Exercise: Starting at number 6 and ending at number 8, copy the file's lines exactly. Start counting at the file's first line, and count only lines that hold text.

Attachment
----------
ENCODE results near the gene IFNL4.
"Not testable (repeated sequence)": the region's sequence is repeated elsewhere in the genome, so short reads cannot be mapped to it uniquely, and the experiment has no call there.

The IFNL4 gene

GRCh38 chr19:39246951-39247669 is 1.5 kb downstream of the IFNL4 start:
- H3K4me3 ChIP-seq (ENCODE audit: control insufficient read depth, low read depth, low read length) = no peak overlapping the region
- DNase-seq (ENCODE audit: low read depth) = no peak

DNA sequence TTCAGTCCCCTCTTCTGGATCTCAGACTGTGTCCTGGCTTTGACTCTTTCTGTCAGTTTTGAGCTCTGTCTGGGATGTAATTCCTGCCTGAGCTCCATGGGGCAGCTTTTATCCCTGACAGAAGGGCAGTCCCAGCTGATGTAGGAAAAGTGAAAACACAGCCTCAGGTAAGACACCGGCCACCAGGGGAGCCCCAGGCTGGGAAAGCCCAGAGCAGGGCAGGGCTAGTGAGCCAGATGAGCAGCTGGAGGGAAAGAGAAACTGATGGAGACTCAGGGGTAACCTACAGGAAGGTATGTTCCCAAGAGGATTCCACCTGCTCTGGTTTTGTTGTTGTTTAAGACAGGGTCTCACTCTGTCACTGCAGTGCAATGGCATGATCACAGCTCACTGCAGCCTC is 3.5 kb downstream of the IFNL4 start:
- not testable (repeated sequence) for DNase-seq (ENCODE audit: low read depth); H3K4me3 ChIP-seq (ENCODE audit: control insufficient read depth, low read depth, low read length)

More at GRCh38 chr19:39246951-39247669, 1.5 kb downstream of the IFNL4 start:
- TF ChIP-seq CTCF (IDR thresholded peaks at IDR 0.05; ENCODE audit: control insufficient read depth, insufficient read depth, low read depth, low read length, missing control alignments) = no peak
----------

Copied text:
- DNase-seq (ENCODE audit: low read depth) = no peak

DNA sequence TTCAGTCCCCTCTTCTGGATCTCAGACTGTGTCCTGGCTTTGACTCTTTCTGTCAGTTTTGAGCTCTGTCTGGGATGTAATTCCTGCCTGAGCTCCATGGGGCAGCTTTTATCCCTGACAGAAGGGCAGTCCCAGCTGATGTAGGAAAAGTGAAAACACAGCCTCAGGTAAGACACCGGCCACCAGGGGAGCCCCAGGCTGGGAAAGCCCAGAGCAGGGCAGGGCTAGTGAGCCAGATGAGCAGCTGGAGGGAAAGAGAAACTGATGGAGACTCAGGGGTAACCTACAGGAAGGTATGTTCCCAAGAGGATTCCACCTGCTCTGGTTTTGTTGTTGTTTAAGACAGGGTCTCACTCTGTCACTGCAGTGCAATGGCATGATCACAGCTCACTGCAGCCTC is 3.5 kb downstream of the IFNL4 start:
- not testable (repeated sequence) for DNase-seq (ENCODE audit: low read depth); H3K4me3 ChIP-seq (ENCODE audit: control insufficient read depth, low read depth, low read length)